Saturday, April 30, 2016

Mercury Transit in 8 Days!

For about 9 hours starting at 1030 UTC (6:30 a.m. ET) on May 9, 2016, SDO will watch a small black dot move across the Sun. The black dot won’t be a sunspot, it will be the planet Mercury making a rare transit of the Sun.

We will be providing a near-live feed of the SDO images of the transit at http://mercurytransit.gsfc.nasa.gov. The images are delayed a few minutes by the data delivery method, but our website will display the data as self-updating movies. The movies will include a visible channel and most of the EUV wavelengths. You pick the box and wavelength and watch the transit unfold!

The image at the left shows Mercury’s position during the transit plotted on an AIA 193 image from April 9, 2016. The black circles are about the size of Mercury and are spaced 30 minutes apart.

Along with the full-disk view of the Sun we will provide several zoomed views. These views are shown by the boxes that are drawn on the image. You can also see that the EUV telescopes will see Mercury blocking the corona about an hour before it moves onto the disk. All of the boxes are built in a 16x9 ratio that nicely fits into an 1080p screen.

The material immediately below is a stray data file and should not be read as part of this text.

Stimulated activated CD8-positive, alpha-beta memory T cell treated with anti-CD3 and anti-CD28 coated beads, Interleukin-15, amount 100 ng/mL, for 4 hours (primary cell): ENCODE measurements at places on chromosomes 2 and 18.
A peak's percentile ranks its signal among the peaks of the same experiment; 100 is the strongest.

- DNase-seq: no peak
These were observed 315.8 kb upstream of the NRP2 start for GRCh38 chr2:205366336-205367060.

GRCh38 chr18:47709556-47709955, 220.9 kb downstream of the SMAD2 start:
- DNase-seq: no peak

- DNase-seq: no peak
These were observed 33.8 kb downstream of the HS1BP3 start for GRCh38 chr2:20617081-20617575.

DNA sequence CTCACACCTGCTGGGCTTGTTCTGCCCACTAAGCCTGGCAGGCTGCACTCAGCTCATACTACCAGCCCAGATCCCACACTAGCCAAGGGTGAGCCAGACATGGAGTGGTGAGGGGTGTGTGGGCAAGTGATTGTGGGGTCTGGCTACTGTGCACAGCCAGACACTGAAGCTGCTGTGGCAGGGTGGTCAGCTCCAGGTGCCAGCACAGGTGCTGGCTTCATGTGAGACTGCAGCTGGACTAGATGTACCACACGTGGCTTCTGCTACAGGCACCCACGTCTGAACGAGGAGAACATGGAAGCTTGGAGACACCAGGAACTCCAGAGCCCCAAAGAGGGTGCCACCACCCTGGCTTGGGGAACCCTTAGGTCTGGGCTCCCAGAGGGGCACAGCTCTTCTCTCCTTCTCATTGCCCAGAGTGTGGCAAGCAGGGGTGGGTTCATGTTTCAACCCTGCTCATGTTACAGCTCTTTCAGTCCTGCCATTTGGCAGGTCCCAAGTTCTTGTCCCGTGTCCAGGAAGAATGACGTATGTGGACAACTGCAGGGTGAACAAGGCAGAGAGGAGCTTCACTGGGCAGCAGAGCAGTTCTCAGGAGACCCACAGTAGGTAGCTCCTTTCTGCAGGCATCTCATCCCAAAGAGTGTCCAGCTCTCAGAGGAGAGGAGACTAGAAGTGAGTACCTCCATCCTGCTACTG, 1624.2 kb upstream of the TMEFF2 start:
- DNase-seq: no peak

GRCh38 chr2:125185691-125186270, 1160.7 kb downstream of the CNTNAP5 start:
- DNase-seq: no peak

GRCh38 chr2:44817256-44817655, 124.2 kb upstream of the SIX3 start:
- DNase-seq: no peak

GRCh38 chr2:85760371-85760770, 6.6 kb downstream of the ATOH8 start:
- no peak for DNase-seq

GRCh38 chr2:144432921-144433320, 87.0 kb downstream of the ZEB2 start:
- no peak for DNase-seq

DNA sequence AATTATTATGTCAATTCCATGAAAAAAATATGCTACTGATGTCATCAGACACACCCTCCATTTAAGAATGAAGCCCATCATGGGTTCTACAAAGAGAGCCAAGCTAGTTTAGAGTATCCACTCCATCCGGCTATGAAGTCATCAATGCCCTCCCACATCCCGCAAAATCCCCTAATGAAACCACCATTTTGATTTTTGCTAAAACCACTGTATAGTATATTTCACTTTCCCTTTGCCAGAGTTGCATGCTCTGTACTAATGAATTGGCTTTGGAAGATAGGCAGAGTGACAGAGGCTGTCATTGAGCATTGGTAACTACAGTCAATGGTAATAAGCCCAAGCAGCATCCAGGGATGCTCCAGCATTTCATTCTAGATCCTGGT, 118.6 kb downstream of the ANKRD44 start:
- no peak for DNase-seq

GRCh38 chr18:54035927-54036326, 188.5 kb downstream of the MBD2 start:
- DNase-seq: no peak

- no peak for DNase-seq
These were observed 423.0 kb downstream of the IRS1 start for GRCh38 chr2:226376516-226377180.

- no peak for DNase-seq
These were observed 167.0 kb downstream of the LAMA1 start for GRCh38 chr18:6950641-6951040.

• The Ingress box will show the images from when Mercury moves over the edge of the Sun at the beginning of the transit;
  • The Tracking box will follow Mercury as it moves across the disk;
  • The Egress box images will show the data when Mercury moves into that box as it exits the Sun. It will not be available until about 1730 UTC;
  • The Full Passage box will be updated throughout the transit so that you can watch the entire path of Mercury across the Sun.

video
Images will be shown as short movies in your browser that update every few minutes to include the latest data from the satellite. The next image is a movie from our testing in AIA 171. Coronal loops and active regions provide an ever-changing background to the circle with a white cross that was drawn to represent Mercury.

Compared to people on the Earth, the orbit of SDO causes the transit to start and end at different times as seen at SDO. The transit starts when SDO is further from the Sun and ahead of the Earth and ends with SDO in front of and closer to the Sun-Earth line.

Even though the Mercury transits were less useful for measuring the size of the solar system, they are fun to watch. You can also compare how the different telescopes on the ground and in space see the black dot of Mercury move across the Sun. Maybe, just maybe, Mercury will pass over a flare!

Never look at the uneclipsed Sun with unprotected eyes!
Always use sun-safe optics to look at the Sun.

You can safely watch the transit at http://mercurytransit.gsfc.nasa.gov. My thanks to the SDO scientists, engineers, and web programmers that make this SDO Data Event possible.

Enjoy!